In this B&T opinion piece [INVNT GROUP] APAC Executive Creative Director, Adam Harriden explores how the retail space is, and will continue to, borrow from experiential, resulting in unique hybrid experiences for consumers…
Most of us are probably happily saying ‘sayonara’ to 2020 as it threw us a few curveballs, but there are a ton of learnings we can take from this year of lockdowns, ‘pivots’ (THE word of 2020), evolving briefs, and the rapid tech acceleration that has come with living and working virtually, to help us prep for 2021 and beyond.
I feel like even before 2020 we saw some fusing of retail and experiential, but the pandemic has opened up some pretty exciting new doors and opportunities for this – what I’m going to say is a symbiotic – relationship between two of the sectors hardest hit by COVID-19.
What I see emerging is a new genre of experience: one where retail borrows from experiential, resulting in unique hybrid experiences for consumers and brand fans.
Let’s delve a little deeper.
The exclusive retail route
While pre COVID there wasn’t really any limit to the number of people you could have in a store, those capacity number signs at entries remind us of the world we’re currently living in. But there’s an opportunity here: why not create in-store experiences which offer up something exclusive as the drawcard to get people down to visit? To control crowd numbers, they book or purchase a ticket beforehand (and probably get their friends involved too), and boom – a once regular visit to a shop transforms into a special occasion enjoyed with friends.
A targeted take on the customer journey
In addition to the health and safety piece, the beauty of the pre-booking function is brands can ask people key questions about things like their interests and spending habits. So when they get to the store, the experience is that little bit more personalised. The typical unscripted in-store customer journey becomes more scripted, as we can shape experiences around what they want to see and do.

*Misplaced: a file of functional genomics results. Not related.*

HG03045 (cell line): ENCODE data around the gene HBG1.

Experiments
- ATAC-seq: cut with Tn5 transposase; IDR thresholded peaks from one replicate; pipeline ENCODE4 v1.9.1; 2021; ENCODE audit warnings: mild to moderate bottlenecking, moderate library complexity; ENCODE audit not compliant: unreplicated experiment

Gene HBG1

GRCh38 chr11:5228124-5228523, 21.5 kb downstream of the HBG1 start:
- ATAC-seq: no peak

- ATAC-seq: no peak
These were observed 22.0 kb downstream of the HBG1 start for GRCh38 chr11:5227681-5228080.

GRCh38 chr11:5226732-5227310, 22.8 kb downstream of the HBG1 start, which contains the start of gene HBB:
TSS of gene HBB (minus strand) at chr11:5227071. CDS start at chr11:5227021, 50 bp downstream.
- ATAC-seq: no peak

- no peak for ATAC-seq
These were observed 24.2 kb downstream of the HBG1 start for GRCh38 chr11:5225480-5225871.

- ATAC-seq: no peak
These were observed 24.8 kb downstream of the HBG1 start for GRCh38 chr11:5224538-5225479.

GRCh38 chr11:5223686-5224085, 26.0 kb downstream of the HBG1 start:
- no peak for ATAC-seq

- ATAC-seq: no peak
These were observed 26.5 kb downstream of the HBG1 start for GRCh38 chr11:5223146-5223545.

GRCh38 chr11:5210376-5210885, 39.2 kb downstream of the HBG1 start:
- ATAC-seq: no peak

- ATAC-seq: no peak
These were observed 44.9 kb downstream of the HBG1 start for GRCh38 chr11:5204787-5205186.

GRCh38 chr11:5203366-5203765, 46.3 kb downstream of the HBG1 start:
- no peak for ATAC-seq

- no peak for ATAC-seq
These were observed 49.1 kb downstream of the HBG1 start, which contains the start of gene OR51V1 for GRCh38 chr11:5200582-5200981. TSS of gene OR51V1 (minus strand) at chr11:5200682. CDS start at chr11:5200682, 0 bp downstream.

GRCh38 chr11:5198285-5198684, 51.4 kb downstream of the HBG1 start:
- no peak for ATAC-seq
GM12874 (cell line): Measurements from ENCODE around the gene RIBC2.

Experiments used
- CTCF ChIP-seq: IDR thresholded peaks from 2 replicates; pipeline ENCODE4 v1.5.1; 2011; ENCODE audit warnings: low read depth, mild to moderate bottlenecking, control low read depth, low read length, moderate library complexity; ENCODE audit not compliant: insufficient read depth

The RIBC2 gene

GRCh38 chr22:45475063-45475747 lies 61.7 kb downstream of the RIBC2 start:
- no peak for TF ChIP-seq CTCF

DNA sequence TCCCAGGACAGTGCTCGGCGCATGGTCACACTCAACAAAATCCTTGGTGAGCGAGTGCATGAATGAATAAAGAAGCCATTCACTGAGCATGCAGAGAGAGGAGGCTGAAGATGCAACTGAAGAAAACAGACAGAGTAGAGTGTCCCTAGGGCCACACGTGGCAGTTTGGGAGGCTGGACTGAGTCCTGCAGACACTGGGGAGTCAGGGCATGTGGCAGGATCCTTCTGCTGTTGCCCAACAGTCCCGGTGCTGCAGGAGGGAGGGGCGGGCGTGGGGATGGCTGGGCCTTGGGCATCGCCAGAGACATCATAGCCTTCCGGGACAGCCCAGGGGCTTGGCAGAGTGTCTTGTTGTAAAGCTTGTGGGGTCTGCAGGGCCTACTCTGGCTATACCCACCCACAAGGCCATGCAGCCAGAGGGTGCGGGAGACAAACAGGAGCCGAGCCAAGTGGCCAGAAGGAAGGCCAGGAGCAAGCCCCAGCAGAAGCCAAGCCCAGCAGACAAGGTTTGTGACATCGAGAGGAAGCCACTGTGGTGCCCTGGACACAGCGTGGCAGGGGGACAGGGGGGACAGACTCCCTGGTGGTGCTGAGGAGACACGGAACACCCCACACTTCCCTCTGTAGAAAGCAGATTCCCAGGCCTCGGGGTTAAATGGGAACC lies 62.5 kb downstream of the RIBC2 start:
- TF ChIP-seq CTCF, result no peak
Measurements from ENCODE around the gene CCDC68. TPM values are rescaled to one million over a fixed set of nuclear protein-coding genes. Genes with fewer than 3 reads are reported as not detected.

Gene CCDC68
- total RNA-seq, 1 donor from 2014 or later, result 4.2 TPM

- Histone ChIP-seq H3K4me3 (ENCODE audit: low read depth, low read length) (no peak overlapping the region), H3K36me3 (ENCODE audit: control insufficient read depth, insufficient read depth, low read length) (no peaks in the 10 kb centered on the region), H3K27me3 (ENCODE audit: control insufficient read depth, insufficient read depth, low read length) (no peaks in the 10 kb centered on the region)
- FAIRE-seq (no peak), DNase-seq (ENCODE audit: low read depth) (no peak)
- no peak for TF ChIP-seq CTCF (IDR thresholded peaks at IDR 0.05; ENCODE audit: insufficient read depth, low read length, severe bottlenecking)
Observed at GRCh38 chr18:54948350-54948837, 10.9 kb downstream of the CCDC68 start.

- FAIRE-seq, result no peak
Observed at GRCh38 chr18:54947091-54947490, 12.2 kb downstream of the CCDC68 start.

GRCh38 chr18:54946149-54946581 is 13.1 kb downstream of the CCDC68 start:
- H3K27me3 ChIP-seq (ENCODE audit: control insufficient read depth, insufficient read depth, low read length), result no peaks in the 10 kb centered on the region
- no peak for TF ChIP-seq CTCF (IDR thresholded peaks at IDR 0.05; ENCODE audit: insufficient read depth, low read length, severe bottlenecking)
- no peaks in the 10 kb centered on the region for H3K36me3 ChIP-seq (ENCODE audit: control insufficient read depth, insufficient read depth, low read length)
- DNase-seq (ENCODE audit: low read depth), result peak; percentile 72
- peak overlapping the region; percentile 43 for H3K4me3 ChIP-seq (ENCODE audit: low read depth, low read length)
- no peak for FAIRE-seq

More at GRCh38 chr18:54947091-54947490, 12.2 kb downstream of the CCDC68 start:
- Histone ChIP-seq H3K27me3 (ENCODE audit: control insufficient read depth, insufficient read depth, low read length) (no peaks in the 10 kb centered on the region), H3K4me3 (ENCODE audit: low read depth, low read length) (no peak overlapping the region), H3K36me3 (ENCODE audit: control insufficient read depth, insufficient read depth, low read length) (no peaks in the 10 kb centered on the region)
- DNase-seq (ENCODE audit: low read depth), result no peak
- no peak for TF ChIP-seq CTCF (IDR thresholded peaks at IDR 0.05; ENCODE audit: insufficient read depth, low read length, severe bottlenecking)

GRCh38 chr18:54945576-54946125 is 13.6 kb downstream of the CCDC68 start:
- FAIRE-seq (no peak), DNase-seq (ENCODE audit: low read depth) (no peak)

The experiences have to actually be good, though
Consumers have seen it all, so brands need to take a truly strategic and creative approach when it comes to devising their in-store activations. VR experiences where people can test drive a car that’s not on the market yet, an AR fashion show where shoppers can virtually try on the latest collection after it ends, xR performances with top local talent that transport shoppers out of the physical store, and food-based experiences which deconstruct how a popular product is made (with food samples along the way) are all examples of ways retail can lean on experiential to not only get people down to a store, but create memorable, ticketed experiences which drive brand loyalty, affinity, and sales.
Bringing the experience in, and then amplifying it
These activations present amplification opportunities too. Imagine one store is hosting the xR performance live, but it’s then broadcast to all stores in the same city, region or country, and maybe it’s streamed socially too, so we have micro communities made up of, say, Nike fans, all coming together for a shared experience based on their common interests. Done right, and the retail experience could become a global phenomenon. We all miss large-scale events, and this presents an opportunity to tap into that desire.
The future is always filled with uncertainty – it’s a fact of life – but this is probably more apparent now. It’s ok to admit we’re at a stage where we don’t know the answers, the pandemic is changing every day. But there’s no point looking back. Success lies in brands and agencies working together (not agencies just presenting to them) to tap into the unknown and pull out some really great ideas that resonate with consumers. This idea of the ever-evolving retail / experiential hybrid? I think it’s here to stay.
Cheers! To 2021 and beyond…
Read the story as it originally appeared on B&T here.